Smashingly Strong Results at This Rental Company
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A leading supplier of construction and industrial equipment for rent has become a surprising breakout star during a time period when those particular markets were expected to struggle. In fact, a prime rental equipment market of non-residential construction remains weak with an expected strong rebound not until 2014 and 2015.
The company made all this progress in 2012 on the basis of only a modest improvement in the construction market by growing market penetration. Based on this knowledge, is the company that reported 50% earnings growth a bargain trading at only 8x forward earnings?
Shift towards rentals
As with every recession, weak results force company executives to rethink processes. One of the major shifts in the last recession, whether forced or intentional, was a move towards renting construction equipment instead of buying. Part of the reason was a lack of financing forcing companies to rent equipment. This trend continues as management teams realize the benefits of renting instead of owning idled equipment.
The shift also requires equipment manufacturers to focus more sales efforts on the few purchasers from equipment rental firms instead of numerous individual construction companies.
Terex to benefit
Terex (NYSE: TEX) is a leading vendor to United Rentals via the Genie aerial work platforms (AWP) and lifts and Terex cranes and trucks. Further penetration by the burgeoning rental giant will lead towards potential higher sales for Terex.
Terex is more of an international player but the domestic AWP category is crucial to growth and margins. The stock already trades at 52-week highs, but it trades at a low multiple especially if the domestic construction market picks up in 2014.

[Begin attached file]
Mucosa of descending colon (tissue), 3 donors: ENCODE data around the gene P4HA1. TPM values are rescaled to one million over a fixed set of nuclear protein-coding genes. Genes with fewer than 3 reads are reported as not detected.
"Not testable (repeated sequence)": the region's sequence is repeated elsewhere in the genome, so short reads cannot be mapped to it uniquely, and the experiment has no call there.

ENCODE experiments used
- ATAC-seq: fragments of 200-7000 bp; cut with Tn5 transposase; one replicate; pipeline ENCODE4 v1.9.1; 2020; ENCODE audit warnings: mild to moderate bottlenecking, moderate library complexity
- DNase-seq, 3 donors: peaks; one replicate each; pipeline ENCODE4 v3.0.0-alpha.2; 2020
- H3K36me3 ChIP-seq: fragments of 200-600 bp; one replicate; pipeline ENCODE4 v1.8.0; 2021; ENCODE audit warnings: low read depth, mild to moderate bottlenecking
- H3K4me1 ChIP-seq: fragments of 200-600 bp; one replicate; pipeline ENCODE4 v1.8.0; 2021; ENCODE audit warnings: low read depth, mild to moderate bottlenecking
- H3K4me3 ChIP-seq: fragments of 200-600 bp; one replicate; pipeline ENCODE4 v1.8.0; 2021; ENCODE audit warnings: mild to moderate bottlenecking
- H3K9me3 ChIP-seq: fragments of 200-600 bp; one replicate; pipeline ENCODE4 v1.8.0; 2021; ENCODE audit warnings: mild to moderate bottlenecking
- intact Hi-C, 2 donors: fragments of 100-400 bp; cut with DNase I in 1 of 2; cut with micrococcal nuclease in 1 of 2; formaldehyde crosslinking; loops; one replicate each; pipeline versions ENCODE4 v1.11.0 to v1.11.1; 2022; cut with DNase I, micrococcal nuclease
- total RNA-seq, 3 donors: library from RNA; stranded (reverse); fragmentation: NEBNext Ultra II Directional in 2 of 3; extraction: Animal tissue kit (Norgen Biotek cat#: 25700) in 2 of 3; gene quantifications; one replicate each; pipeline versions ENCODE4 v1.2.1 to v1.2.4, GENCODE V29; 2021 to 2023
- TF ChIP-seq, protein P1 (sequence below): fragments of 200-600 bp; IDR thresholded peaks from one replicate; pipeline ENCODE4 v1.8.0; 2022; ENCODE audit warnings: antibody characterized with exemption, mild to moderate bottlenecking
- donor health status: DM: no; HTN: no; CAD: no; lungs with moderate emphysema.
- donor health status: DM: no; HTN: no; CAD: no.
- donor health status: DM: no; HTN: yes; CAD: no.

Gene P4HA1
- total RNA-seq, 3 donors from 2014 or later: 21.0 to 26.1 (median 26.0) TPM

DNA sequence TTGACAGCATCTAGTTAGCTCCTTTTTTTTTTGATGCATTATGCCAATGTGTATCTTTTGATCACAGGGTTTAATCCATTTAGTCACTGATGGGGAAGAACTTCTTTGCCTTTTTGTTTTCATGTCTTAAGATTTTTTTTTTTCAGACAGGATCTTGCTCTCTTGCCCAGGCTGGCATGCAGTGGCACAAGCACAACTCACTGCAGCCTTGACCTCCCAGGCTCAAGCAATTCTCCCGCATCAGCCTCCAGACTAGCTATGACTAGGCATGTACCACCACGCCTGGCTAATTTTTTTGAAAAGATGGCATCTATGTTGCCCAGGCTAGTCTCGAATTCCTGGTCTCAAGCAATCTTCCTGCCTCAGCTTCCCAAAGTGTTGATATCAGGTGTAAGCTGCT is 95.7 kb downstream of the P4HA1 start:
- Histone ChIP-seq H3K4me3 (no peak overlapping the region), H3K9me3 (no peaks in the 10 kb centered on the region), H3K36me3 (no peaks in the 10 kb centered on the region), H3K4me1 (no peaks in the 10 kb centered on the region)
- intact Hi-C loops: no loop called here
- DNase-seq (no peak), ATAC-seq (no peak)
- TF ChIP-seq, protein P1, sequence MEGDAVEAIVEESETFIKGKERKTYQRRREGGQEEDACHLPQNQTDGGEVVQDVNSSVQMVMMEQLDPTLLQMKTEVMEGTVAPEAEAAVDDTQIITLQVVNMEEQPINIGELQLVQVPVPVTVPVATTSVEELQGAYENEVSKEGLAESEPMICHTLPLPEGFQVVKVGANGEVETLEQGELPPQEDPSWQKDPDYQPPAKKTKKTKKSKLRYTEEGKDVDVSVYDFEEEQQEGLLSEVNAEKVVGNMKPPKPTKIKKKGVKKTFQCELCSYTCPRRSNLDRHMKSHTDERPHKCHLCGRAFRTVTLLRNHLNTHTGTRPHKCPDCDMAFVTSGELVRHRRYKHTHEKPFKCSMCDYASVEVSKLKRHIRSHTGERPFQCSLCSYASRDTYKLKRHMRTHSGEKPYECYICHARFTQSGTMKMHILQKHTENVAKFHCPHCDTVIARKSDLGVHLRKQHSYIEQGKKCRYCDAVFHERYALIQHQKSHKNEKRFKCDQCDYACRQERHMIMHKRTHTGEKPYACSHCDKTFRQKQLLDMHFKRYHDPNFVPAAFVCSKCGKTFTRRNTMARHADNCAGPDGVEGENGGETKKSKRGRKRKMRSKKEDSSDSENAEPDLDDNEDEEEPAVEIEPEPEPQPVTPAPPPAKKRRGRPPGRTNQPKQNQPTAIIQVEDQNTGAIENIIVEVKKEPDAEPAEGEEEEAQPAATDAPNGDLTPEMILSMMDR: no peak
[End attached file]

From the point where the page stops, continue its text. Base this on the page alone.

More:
CNH Global (NYSE: CNH) is another possible play on the growth in the domestic rental market. United rents a broad range of Case excavators, forklifts, and loaders. Unfortunately, CNH has a global revenue base of nearly $20B that is too large to be directly impacted by growth at one rental company. It will benefit mostly from the growing need for new construction equipment.
Earnings beat continues
The ability of United Rentals to continuously smash earnings suggests the market is overly pessimistic on the ability of the company to grow profits. The company beat earnings estimates by a cumulative $0.89 during 2012. Considering the $0.31 earnings beat back in Q1, one would’ve expected analysts to catch up during year, yet the company beat Q4 estimates by nearly 26%.
The potential exists for an extreme multiple expansion on this stock. The company projected adjusted EBITDA for 2013 of roughly $2.3B with a market cap of only $4.6B. The stock trades at a forward PE of just over 8 now that earnings have rolled over to 2014 numbers. Analysts are forecasting 20%+ growth for the next two years providing for a cheap relative value.
Investors have two cheap opportunities to play the strong demand for construction rental equipment at United Rentals. The stock provides an extreme value if the company can continue to grow market share from smaller independent dealers and keep EBITDA margins strong. By becoming the domestic leader, the company can become the go to rental provider for major construction firms allowing those firms to shift demand towards renting from buying direct from manufacturers.
Terex provides the other compelling opportunity for a cheap construction investment. The company will benefit not only from growing domestic demand, but also a rebounding China and Europe. The only concern with buying Terex on this thesis of United Rentals is that some of the demand being seen by the rental firm could just be customers shifting usage patterns. The total bucket might not be growing in that scenario.
Either way, investors have several cheap options to play the rebounding sector.
Mark Holder and Stone Fox Capital Advisors, LLC have a position in Terex. The Motley Fool has no position in any of the stocks mentioned. Try any of our Foolish newsletter services free for 30 days. We Fools may not all hold the same opinions, but we all believe that considering a diverse range of insights makes us better investors. The Motley Fool has a disclosure policy. Is this post wrong? Click here. Think you can do better? Join us and write your own!